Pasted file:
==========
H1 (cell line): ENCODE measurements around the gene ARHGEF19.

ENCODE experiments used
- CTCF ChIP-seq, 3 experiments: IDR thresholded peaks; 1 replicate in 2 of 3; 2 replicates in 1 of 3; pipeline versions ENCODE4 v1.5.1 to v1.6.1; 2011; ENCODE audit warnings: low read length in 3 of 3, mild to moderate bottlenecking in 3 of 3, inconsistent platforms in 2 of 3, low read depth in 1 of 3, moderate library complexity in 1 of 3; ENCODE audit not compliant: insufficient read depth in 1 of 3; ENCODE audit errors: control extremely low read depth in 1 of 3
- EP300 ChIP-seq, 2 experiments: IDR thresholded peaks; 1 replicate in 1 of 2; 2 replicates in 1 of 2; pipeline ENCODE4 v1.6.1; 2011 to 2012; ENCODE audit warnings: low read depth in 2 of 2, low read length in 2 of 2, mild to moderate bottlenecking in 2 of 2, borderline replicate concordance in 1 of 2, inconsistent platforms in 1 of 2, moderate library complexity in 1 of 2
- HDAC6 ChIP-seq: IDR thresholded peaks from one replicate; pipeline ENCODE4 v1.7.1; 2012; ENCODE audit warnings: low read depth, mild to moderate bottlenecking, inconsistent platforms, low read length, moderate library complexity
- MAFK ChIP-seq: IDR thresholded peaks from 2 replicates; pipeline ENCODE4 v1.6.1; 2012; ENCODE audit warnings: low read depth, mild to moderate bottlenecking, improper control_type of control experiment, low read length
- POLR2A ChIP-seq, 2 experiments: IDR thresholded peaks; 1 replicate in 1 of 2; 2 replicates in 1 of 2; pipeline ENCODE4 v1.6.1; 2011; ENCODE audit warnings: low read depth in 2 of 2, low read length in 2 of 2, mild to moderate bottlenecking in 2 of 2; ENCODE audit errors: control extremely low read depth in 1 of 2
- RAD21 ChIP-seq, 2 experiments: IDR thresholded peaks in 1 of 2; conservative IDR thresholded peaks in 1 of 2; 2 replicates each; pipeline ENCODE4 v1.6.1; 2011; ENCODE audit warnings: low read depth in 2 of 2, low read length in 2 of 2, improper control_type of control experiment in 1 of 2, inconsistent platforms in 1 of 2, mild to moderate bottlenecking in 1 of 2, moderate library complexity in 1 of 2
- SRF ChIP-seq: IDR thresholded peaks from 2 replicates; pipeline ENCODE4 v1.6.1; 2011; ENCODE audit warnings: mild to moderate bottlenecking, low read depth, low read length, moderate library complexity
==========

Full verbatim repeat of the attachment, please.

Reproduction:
H1 (cell line): ENCODE measurements around the gene ARHGEF19.

ENCODE experiments used
- CTCF ChIP-seq, 3 experiments: IDR thresholded peaks; 1 replicate in 2 of 3; 2 replicates in 1 of 3; pipeline versions ENCODE4 v1.5.1 to v1.6.1; 2011; ENCODE audit warnings: low read length in 3 of 3, mild to moderate bottlenecking in 3 of 3, inconsistent platforms in 2 of 3, low read depth in 1 of 3, moderate library complexity in 1 of 3; ENCODE audit not compliant: insufficient read depth in 1 of 3; ENCODE audit errors: control extremely low read depth in 1 of 3
- EP300 ChIP-seq, 2 experiments: IDR thresholded peaks; 1 replicate in 1 of 2; 2 replicates in 1 of 2; pipeline ENCODE4 v1.6.1; 2011 to 2012; ENCODE audit warnings: low read depth in 2 of 2, low read length in 2 of 2, mild to moderate bottlenecking in 2 of 2, borderline replicate concordance in 1 of 2, inconsistent platforms in 1 of 2, moderate library complexity in 1 of 2
- HDAC6 ChIP-seq: IDR thresholded peaks from one replicate; pipeline ENCODE4 v1.7.1; 2012; ENCODE audit warnings: low read depth, mild to moderate bottlenecking, inconsistent platforms, low read length, moderate library complexity
- MAFK ChIP-seq: IDR thresholded peaks from 2 replicates; pipeline ENCODE4 v1.6.1; 2012; ENCODE audit warnings: low read depth, mild to moderate bottlenecking, improper control_type of control experiment, low read length
- POLR2A ChIP-seq, 2 experiments: IDR thresholded peaks; 1 replicate in 1 of 2; 2 replicates in 1 of 2; pipeline ENCODE4 v1.6.1; 2011; ENCODE audit warnings: low read depth in 2 of 2, low read length in 2 of 2, mild to moderate bottlenecking in 2 of 2; ENCODE audit errors: control extremely low read depth in 1 of 2
- RAD21 ChIP-seq, 2 experiments: IDR thresholded peaks in 1 of 2; conservative IDR thresholded peaks in 1 of 2; 2 replicates each; pipeline ENCODE4 v1.6.1; 2011; ENCODE audit warnings: low read depth in 2 of 2, low read length in 2 of 2, improper control_type of control experiment in 1 of 2, inconsistent platforms in 1 of 2, mild to moderate bottlenecking in 1 of 2, moderate library complexity in 1 of 2
- SRF ChIP-seq: IDR thresholded peaks from 2 replicates; pipeline ENCODE4 v1.6.1; 2011; ENCODE audit warnings: mild to moderate bottlenecking, low read depth, low read length, moderate library complexity